I am pleased to say Our Foundation is embarking on an exciting new program “Playing to Strength” that we believe will make a difference in the lives of Arctic Children and Youth, and the northern community in general.
“ Playing to Strength”,gives the Foundation a morefocused approach than we have had in the past and we are delighted that the Government of Canada through the Department of Human Resources and Skills development has committed to invest five hundred thousand dollars into the program over the next three years.
The program will be a moderated and accountable arctic wide, youth discussion that plays to the strengths of Arctic Children and Youth. It will be designed and operated on the knowledge that in terms of today’s internet technology and mentality, Arctic youth are on an equal footing with their counterparts in other parts of the country and the world. They have “tuned in” to the new technological world and the ACYF believes that is a strength that we can and should build on.
The overriding message we are bringing to both arctic youth and potential sponsors is based on the premise that everyone is aware that social challenges and cultural clashes confronting the Aboriginal Youth across Northern Canada are complex and wide ranging; from inadequate housing, to employment, education and training, a high school dropout rate of up to 80% in some areas, and most painful of all, a suicide rate that is 11 times the national average. It is a crisis complicated further by distance and isolation associated with Arctic living.
We also know there are strengths and that is why we choose “Playing to Strength” as our title. ACYF also believe the search for solutions to today’s complex social and economic Arctic issues must include greater participation from the youth themselves. That is why we will be reaching out to youth to participate directly.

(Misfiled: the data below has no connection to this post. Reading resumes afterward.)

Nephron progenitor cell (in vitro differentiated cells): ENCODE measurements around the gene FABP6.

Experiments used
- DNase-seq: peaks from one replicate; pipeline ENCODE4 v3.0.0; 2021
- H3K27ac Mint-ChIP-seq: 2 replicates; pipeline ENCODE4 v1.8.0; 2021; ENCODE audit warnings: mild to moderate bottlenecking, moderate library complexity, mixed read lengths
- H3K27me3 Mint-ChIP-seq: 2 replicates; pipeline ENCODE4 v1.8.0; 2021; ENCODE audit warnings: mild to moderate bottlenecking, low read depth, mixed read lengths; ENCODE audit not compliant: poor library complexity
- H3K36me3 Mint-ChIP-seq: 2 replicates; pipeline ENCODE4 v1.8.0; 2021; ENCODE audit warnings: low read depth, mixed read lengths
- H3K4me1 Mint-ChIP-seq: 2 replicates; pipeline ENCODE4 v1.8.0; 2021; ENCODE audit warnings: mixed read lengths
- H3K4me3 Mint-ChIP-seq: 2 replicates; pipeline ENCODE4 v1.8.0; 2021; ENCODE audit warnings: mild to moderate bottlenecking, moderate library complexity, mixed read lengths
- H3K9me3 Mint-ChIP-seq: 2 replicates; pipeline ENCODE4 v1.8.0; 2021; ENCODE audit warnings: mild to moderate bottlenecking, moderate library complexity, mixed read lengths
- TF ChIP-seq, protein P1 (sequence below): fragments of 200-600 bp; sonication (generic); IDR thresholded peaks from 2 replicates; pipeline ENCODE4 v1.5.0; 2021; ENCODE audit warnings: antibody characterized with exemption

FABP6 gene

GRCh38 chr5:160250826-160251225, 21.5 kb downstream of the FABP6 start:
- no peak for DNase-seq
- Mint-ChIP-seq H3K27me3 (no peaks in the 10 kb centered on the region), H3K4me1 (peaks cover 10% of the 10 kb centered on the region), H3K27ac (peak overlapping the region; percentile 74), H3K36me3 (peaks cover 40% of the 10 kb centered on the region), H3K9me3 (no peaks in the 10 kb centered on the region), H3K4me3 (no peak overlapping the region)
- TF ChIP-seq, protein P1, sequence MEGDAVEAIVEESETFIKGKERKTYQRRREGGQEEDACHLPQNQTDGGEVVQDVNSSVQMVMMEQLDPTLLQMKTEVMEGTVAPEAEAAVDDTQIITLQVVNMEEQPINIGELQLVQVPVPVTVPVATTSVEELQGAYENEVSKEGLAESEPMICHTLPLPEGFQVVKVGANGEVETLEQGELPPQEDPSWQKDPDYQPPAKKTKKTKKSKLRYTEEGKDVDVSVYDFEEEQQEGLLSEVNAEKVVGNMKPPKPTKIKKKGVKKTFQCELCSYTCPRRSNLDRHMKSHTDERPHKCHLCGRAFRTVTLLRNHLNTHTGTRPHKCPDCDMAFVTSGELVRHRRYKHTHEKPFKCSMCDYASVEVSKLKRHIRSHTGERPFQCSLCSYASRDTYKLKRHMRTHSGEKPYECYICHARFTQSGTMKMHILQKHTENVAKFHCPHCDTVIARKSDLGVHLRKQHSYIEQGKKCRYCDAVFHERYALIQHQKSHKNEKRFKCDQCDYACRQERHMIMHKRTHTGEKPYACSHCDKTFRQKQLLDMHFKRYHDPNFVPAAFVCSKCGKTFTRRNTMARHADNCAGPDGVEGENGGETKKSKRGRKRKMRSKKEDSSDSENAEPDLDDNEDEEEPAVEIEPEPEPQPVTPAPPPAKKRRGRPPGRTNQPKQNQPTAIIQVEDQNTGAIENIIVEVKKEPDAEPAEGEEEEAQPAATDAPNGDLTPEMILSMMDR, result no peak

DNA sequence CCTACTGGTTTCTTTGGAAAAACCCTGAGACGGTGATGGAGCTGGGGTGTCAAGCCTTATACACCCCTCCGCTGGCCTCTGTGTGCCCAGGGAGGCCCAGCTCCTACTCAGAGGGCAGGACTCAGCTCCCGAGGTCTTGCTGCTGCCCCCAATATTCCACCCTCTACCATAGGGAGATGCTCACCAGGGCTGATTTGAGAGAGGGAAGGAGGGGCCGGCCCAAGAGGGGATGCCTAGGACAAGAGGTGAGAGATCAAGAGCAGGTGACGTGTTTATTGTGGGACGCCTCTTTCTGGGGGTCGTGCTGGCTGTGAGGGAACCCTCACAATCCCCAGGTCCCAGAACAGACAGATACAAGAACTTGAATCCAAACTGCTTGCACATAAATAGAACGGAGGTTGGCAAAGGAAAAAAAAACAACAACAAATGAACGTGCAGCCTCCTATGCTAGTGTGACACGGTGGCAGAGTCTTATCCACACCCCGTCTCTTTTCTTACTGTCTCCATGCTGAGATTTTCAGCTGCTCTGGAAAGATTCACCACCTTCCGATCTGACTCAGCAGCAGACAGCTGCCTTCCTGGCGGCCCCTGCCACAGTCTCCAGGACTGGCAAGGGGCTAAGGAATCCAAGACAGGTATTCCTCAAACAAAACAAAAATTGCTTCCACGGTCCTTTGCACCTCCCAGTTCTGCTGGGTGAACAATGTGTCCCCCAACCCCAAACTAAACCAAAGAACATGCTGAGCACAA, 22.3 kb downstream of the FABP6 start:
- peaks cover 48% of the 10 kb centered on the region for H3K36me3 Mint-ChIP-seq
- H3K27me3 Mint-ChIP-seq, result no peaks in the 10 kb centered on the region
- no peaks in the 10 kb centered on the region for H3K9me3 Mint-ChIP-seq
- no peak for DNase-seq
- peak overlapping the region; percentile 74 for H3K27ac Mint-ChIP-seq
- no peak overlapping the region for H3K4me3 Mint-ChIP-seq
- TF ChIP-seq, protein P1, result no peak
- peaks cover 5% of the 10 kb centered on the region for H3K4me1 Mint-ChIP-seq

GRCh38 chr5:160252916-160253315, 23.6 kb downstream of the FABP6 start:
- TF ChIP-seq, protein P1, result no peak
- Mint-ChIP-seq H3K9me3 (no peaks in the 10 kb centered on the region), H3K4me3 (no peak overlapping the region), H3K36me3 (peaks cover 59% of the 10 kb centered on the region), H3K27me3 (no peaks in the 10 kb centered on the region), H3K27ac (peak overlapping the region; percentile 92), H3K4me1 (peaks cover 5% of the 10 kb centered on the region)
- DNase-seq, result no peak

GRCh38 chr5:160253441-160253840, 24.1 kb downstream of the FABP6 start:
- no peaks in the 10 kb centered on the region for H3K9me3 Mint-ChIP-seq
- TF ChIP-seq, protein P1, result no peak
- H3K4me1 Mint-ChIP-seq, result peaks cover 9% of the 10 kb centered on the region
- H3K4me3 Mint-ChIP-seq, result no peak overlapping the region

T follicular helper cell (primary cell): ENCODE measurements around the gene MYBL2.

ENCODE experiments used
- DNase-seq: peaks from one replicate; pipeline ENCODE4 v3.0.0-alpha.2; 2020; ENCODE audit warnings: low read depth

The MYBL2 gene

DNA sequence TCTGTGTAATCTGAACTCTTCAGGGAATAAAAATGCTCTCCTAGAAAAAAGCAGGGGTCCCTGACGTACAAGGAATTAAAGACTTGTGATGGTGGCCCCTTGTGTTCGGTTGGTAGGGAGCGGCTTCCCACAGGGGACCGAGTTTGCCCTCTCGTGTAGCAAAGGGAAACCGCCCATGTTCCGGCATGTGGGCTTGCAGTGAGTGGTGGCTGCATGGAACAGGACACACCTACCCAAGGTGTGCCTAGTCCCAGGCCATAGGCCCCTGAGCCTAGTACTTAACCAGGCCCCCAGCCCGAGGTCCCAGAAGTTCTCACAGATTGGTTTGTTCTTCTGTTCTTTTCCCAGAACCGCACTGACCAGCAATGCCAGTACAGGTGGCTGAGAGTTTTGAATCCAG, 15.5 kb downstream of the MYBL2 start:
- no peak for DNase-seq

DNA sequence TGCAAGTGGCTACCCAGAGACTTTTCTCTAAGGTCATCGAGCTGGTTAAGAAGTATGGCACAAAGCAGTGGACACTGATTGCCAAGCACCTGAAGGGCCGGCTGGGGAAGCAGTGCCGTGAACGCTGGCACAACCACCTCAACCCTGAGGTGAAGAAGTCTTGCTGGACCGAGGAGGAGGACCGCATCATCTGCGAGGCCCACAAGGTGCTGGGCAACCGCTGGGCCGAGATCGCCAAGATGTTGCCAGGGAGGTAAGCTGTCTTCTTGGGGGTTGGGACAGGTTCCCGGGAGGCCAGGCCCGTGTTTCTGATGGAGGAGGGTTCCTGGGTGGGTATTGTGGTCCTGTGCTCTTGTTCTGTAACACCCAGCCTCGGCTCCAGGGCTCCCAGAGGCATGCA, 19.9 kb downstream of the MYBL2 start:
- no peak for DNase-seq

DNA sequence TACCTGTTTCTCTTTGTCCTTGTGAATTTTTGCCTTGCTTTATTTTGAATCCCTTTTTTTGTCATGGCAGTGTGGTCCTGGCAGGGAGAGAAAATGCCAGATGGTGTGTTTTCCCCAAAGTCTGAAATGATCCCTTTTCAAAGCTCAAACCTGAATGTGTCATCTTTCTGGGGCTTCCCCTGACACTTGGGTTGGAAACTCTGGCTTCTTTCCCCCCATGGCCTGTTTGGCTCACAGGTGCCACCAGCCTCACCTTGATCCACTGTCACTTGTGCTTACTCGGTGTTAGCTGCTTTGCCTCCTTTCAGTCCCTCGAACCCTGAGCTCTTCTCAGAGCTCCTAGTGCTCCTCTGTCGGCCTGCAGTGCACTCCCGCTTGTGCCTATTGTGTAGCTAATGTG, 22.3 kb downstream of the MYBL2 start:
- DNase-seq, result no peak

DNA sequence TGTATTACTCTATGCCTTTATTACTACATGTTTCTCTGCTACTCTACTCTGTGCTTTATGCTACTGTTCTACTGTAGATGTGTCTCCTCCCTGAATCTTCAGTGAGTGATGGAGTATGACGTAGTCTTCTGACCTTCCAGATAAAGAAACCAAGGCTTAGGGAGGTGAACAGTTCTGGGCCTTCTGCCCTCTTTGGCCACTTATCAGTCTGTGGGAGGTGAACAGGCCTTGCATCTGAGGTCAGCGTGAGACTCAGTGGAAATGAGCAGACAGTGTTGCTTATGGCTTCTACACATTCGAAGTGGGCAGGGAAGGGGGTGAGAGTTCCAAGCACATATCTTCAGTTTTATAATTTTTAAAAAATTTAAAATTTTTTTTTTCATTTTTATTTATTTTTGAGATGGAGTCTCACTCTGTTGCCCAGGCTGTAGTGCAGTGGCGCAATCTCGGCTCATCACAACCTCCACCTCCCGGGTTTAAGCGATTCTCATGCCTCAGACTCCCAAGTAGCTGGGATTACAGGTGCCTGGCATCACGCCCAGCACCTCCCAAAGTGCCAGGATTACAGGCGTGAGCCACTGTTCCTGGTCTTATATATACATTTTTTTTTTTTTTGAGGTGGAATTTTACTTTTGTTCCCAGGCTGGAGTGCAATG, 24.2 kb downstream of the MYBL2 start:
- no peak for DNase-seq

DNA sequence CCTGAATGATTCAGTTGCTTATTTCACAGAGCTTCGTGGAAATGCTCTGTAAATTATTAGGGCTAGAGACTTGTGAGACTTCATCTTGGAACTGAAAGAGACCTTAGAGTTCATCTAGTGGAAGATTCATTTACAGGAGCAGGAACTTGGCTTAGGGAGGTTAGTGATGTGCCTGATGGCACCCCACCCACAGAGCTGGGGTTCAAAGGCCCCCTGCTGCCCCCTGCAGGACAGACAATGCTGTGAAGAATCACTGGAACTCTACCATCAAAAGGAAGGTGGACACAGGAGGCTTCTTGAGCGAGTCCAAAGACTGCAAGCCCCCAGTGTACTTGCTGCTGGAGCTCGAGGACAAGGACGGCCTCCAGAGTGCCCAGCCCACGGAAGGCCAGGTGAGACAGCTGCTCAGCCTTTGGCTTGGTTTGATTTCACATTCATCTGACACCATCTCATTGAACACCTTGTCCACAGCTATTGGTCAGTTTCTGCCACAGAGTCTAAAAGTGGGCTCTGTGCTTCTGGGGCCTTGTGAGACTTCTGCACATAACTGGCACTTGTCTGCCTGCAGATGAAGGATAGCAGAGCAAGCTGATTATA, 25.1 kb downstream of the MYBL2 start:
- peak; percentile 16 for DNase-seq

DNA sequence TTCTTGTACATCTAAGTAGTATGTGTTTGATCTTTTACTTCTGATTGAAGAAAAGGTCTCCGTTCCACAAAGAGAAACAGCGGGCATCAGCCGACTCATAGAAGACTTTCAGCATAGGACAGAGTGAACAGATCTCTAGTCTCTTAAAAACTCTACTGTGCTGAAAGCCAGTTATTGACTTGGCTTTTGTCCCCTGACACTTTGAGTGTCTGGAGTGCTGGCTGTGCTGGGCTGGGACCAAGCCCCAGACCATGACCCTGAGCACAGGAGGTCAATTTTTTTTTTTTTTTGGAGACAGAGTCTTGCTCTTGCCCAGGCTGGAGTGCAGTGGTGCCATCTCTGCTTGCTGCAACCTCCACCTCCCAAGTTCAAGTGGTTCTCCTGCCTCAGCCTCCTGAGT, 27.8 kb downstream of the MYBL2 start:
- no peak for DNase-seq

Our message and invitation to Arctic youth is clear, and straightforward. Through “Playing to Strength” we want to encourage you to participate and speak out on the critical issues that you confront in your daily lives. Moreover, we will record, analyze and disseminate your views and ideas to others, including Governments and potential employers, to ensure that your voices are heard and considered.
The Government of Canada’s contribution through Human resources and Skills Development calls for a private sector sponsorship, equal to one dollar in five that can be on the basis of either cash or in kind.
I have been in touch with a number of northern business and organizations, and I am most encouraged by the positive response we have received.
First Air responded immediately providing in excess of 15 thousand dollars in air fares for the coming year.
In the coming weeks, the Foundation will be asking Arctic organizations, business and individuals for specific in kind donations or cash partnerships.
The Arctic Children and Youth Foundation (ACYF) has engaged youth across the Arctic in dialogue to identify and develop solutions to the most significant issues that they currently face. This engagement will capitalize upon the particular area of strength of Aboriginal youth and their parity with other young people – the use of Internet technology and social networking tools.